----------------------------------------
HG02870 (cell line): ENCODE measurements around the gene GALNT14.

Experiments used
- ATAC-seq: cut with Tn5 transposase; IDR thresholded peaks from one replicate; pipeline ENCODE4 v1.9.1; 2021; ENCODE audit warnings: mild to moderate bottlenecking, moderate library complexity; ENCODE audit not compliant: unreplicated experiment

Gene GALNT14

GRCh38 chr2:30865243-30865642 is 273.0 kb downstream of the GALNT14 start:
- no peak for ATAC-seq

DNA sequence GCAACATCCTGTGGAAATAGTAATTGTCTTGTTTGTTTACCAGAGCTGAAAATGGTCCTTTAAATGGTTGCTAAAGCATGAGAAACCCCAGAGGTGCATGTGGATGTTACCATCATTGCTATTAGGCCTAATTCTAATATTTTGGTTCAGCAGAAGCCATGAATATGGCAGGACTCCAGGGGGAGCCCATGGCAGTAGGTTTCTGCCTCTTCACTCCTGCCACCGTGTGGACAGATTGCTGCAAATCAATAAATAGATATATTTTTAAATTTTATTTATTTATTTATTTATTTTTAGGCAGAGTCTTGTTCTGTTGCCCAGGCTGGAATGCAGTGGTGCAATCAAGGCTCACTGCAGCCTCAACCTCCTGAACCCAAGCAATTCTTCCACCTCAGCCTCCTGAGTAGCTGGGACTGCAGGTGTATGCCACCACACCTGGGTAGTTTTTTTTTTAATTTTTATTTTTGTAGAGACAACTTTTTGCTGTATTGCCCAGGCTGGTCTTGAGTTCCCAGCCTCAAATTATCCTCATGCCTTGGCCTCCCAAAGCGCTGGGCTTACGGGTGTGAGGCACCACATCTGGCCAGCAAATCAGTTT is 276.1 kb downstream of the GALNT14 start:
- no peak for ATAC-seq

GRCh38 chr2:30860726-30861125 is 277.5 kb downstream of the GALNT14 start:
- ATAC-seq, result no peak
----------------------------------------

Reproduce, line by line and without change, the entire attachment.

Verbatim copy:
HG02870 (cell line): ENCODE measurements around the gene GALNT14.

Experiments used
- ATAC-seq: cut with Tn5 transposase; IDR thresholded peaks from one replicate; pipeline ENCODE4 v1.9.1; 2021; ENCODE audit warnings: mild to moderate bottlenecking, moderate library complexity; ENCODE audit not compliant: unreplicated experiment

Gene GALNT14

GRCh38 chr2:30865243-30865642 is 273.0 kb downstream of the GALNT14 start:
- no peak for ATAC-seq

DNA sequence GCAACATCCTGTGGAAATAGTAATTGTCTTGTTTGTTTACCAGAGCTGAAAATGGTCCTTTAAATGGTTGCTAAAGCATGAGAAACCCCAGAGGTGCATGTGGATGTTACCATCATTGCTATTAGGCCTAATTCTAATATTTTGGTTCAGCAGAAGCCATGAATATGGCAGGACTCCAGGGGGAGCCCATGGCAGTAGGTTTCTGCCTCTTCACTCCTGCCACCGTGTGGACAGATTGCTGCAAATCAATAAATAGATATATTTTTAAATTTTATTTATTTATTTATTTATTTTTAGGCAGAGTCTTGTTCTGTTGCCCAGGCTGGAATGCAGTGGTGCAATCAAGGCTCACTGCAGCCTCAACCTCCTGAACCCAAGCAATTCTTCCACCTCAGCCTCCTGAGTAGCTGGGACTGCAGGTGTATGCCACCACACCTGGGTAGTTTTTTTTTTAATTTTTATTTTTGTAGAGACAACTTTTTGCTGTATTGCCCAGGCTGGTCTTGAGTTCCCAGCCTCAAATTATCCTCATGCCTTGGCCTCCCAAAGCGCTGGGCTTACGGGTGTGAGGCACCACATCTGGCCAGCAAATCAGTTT is 276.1 kb downstream of the GALNT14 start:
- no peak for ATAC-seq

GRCh38 chr2:30860726-30861125 is 277.5 kb downstream of the GALNT14 start:
- ATAC-seq, result no peak